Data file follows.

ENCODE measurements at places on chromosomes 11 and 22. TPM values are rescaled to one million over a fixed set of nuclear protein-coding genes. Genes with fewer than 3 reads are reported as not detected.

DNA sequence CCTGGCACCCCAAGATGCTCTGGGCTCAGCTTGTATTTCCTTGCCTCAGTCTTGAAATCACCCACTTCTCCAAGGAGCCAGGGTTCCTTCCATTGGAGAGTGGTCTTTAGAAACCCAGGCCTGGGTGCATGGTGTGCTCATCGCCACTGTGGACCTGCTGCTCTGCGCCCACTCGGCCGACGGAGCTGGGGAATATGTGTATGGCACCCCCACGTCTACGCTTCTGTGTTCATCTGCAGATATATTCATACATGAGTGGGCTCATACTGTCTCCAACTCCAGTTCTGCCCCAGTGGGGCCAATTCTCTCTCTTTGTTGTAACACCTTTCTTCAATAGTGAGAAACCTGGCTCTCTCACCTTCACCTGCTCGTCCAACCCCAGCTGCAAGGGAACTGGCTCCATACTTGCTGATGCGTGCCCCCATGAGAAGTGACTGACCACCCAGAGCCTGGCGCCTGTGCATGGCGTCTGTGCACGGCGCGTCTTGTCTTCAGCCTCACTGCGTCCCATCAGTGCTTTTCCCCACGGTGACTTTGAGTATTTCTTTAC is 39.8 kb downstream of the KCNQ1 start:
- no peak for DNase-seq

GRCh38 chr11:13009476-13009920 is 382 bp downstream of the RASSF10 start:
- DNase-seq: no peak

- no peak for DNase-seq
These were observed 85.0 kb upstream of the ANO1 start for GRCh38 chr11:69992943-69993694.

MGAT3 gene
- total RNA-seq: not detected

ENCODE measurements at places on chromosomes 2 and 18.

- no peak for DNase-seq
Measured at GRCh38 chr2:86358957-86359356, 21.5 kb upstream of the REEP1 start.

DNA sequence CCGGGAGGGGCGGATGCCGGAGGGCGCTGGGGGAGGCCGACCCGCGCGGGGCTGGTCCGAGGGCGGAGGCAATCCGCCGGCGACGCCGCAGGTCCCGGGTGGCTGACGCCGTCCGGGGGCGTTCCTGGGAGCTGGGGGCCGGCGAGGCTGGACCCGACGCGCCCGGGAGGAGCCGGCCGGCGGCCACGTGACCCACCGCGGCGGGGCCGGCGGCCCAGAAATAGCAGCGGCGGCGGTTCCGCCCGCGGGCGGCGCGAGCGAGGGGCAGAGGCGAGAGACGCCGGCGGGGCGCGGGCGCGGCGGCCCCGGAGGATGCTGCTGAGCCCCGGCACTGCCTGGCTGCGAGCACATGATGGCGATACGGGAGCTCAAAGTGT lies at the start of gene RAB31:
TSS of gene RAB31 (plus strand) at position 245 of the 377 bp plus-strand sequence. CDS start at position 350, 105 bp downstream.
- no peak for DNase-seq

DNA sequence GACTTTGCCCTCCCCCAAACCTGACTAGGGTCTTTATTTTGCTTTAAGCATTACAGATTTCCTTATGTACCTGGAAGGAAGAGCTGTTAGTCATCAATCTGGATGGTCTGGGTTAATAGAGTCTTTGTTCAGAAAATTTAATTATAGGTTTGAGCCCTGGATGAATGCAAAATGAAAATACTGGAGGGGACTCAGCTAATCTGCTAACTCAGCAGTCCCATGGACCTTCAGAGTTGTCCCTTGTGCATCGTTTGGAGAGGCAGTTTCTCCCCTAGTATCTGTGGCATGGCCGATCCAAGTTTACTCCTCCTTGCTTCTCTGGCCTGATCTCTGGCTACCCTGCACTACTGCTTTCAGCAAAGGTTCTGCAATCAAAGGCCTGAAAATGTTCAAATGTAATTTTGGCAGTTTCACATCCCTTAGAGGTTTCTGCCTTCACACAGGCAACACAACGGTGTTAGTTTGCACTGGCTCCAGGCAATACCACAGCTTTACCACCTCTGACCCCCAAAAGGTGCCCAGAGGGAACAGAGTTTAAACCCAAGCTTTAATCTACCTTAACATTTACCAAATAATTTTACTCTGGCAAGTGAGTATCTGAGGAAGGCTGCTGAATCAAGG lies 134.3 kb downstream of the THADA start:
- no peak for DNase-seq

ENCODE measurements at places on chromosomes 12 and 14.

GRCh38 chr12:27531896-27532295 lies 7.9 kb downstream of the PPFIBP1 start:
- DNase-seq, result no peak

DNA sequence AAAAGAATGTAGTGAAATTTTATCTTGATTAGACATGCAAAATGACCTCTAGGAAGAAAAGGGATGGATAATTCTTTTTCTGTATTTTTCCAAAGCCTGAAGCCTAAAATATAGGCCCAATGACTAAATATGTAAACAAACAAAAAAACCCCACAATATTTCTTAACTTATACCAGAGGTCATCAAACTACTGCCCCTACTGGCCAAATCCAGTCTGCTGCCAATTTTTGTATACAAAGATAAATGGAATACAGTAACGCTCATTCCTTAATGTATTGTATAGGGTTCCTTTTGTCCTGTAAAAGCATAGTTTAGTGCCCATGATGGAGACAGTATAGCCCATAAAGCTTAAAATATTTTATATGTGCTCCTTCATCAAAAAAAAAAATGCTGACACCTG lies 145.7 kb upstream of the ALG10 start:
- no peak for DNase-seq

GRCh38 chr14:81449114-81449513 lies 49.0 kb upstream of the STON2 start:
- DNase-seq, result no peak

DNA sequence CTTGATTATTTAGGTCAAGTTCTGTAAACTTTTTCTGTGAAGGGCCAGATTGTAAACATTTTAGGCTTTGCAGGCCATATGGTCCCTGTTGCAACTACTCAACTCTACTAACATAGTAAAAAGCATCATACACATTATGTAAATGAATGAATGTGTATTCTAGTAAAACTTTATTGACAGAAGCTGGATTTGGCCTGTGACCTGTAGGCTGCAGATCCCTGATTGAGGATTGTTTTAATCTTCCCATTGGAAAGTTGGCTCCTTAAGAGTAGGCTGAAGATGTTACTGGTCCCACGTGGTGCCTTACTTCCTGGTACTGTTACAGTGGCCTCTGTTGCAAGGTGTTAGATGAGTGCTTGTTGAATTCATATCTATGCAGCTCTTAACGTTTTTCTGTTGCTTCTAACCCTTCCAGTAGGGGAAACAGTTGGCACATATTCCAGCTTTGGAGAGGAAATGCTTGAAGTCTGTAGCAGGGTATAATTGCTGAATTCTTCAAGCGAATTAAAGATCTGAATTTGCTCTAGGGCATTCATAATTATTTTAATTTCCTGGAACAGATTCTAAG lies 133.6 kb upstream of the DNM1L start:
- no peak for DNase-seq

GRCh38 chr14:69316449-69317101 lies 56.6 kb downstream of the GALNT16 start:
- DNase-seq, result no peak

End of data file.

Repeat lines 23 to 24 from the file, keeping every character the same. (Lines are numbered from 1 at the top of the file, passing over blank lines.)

GRCh38 chr14:81449114-81449513 lies 49.0 kb upstream of the STON2 start:
- DNase-seq, result no peak